Last week, Western Union partnered with MFS Africa to enable African individuals and businesses to accept payments from over 200 countries.
According to Kumar Shourav, Managing Director, Money Transfer Organisations (MTOs), MFS Africa, “Africa’s 54 countries are diverse not just in terms of population, development levels, growth rates, and stability but with payment infrastructure and regulations as well.”
Users can send money to their mobile wallets from anywhere in the world.
The service will initially be available in Madagascar before expanding to other African countries.
Here’s what I’ve got for you today:
- Are Nigerian SMEs redefining the role of PoS agents?
- How Blueroomcare is providing therapy to Nigerians
- Alerzo reduces its full-time workforce by 15%
Are Nigerian SMEs redefining the role of PoS agents?
In December 2022, the Central Bank of Nigeria (CBN) instructed commercial banks to limit weekly cash withdrawals to ₦100,000 for individuals and ₦500,000 for businesses to reduce the amount of cash Nigerians use.
Since then, it has felt as if PoS agents have become a target.
Before this, in November 2022, a currency redesign process that took effect in February 2023 was announced, putting additional strain on individuals and businesses.
While virtually every industry in the country was affected, POS agents appeared to be hit the hardest.
Until the deadline for the use of old naira notes as legal tender, withdrawals at agent locations attracted a ₦100 fee for transactions below ₦5,000, while transactions above ₦5,000 but below ₦10,000 attracted a ₦200 fee.
However, as Nigerians have struggled to obtain cash in recent weeks, those fees have skyrocketed, with many agents charging up to 20 times their previous fees.
Consequently, the number of PoS transactions has grown, increasing month-on-month from December 2022 to January 2023 for the first time in five years.
While it may seem like they have been major beneficiaries of the change, many PoS agents have shut down their businesses because they can’t access cash.
But is this the end of PoS agents as we know them? Find out here: Small businesses are redefining the role of POS agents in Nigeria
How Blueroomcare is providing therapy to Nigerians
Nearly a billion people worldwide have some type of mental disorder, but getting the care and treatment can be difficult, especially in Africa, where access to therapists and mental healthcare is limited.
Even though mental health issues are becoming more widely recognised across the continent, it is still challenging to assist those in need because of stigma, a lack of funding, and inadequate resources.
For instance, Moses Aiyenuro, CEO of Blueroomcare — a mental healthtech startup — struggled with anxiety and depression in 2019. However, it wasn’t easy getting the mental health care he needed.
In 2019, Al Jazeera reported that one in every four Nigerians has a mental illness. Given the current state of the economy, where hunger, insecurity, and unemployment are on the rise, it appears more people in the country will become mentally ill.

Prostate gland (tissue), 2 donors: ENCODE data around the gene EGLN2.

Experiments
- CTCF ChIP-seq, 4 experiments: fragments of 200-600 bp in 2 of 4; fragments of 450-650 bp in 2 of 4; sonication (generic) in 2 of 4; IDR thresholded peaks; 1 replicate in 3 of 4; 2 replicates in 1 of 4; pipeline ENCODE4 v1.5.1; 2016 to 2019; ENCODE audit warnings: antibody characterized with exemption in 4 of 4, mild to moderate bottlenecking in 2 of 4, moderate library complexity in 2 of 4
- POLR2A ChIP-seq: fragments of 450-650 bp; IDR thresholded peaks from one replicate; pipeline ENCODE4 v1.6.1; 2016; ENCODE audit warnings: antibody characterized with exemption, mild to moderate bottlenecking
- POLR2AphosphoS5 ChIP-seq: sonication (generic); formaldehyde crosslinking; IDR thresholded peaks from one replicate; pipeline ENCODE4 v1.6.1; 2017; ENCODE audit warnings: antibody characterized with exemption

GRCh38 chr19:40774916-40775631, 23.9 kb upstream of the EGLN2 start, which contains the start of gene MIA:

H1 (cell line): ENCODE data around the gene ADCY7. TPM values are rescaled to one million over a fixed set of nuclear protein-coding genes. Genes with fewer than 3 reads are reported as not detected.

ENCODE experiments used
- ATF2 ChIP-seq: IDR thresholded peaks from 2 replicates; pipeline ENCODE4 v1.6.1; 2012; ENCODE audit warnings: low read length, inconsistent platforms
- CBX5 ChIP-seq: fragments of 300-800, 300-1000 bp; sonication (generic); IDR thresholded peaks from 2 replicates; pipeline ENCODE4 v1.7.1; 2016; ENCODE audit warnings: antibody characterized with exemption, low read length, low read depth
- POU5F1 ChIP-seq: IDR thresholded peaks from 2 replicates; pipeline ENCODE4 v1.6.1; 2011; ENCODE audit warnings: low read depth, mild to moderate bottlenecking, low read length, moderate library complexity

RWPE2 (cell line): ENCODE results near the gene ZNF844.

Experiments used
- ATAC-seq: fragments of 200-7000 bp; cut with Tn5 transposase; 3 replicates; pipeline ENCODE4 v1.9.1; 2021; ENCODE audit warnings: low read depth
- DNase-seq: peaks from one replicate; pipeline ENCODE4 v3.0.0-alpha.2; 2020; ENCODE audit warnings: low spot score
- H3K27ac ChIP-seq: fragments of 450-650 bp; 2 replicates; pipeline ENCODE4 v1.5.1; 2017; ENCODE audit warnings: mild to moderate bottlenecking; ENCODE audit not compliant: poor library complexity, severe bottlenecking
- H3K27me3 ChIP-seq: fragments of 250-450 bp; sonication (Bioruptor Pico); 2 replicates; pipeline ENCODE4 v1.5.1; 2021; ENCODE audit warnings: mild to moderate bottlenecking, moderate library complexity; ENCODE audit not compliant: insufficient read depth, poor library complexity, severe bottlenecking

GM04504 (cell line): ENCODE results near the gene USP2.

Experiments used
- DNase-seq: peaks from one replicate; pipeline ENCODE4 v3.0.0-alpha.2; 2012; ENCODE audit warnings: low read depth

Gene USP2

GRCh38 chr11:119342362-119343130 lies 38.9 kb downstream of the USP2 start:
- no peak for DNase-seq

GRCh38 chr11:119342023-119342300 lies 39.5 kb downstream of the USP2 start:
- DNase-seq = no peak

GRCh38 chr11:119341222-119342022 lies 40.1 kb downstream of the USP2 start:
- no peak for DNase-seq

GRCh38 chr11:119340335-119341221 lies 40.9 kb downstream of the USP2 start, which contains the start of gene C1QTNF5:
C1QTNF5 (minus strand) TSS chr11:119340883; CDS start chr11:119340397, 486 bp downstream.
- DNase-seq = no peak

Despite being one of the most effective forms of treatment for mental illnesses, therapy is often expensive and frowned upon.
Even when Moses found a therapist, the cost was prohibitive, and he had to miss work to attend appointments.
However, the Mental Health Act is changing the narrative, as it defines and protects the rights of Nigerians with mental illnesses.
I think this is a good time to revisit this: Mental Health Act 2021: Impact on health tech startups will be ‘mental’
However, Moses’ challenges in getting accessible mental healthcare prompted him to start Blueroomcare.
But what does the company do? Find out here: Nigerian mental healthtech startup, Blueroomcare, wants to provide therapy to everyone with a mental illness
Alerzo reduces its full-time workforce by 15%
Nigerian B2B eCommerce platform, Alerzo, has reduced its full-time workforce by 15%, leaving about 800 employees.
This comes after the company laid off about 5% of its full-time employees in September 2022. At the time, Alerzo had over 2,000 workers — half of whom worked full-time — in Nigeria.
According to the company, the first round of layoffs was based on performance and involved digitising some roles, including developing an internal enterprise resource planning (ERP).
However, it’s not clear how many part-time and temporary employees it laid off.
Alerzo digitises commerce and payments processes between FMCG suppliers and informal retailers. It claims it serves over 100,000 retailers.
Currently, the company says it wants to restructure and reduce payroll to increase profits.
The startup believes it can accelerate its path to break even more quickly and reach profitability by Q3 this year with the help of the payment licenses it has acquired, which will significantly aid the digitisation of its merchant base.
Alerzo announced that it’d pay out all contractual notice periods and give an extra one-month severance to workers who have lost their jobs. It also said it’d maintain HMO coverage — including for covered family members — through the end of 2023 and offer job placement and counselling services.
What I’m reading and watching
- Oddience is hiring a Senior Product Designer and Brand Storyteller. You can apply here.
- Google has announced that the Google for Startups Black Founders Fund is now accepting applications from Black founders across the African continent. Applications are open now and will close on March 26. Appy here.
- If you are a software engineer, creative designer, product manager, design researcher, or a techie looking for an internship role, please, check out this website.
Have a terrific Tuesday.
Victoria Fakiya for Techpoint Africa.